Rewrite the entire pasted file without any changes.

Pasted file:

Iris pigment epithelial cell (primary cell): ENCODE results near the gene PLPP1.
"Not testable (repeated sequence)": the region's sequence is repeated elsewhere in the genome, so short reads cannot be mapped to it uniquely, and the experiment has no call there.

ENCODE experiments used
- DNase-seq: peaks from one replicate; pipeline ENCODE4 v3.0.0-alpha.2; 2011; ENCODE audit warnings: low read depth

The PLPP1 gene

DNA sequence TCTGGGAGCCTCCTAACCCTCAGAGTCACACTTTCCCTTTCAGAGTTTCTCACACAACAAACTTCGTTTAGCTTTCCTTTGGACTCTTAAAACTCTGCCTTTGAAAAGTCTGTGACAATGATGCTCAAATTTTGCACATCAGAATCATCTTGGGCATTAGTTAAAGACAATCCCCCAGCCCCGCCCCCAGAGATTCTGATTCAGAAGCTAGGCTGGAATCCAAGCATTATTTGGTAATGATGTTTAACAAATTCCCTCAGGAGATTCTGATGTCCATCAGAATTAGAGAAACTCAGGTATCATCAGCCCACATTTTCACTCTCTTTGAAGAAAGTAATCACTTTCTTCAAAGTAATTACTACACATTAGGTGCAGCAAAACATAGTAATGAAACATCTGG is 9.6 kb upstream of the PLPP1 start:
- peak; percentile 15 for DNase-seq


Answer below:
Iris pigment epithelial cell (primary cell): ENCODE results near the gene PLPP1.
"Not testable (repeated sequence)": the region's sequence is repeated elsewhere in the genome, so short reads cannot be mapped to it uniquely, and the experiment has no call there.

ENCODE experiments used
- DNase-seq: peaks from one replicate; pipeline ENCODE4 v3.0.0-alpha.2; 2011; ENCODE audit warnings: low read depth

The PLPP1 gene

DNA sequence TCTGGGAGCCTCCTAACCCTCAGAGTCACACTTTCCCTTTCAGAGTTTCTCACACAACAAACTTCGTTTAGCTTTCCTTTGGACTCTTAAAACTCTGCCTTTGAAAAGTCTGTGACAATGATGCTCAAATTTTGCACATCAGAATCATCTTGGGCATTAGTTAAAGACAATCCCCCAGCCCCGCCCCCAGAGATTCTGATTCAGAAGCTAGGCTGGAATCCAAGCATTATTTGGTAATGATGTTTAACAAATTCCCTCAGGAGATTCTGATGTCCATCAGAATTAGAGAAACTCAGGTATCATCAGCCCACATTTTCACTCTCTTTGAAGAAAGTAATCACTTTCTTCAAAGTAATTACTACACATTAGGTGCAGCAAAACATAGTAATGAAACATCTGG is 9.6 kb upstream of the PLPP1 start:
- peak; percentile 15 for DNase-seq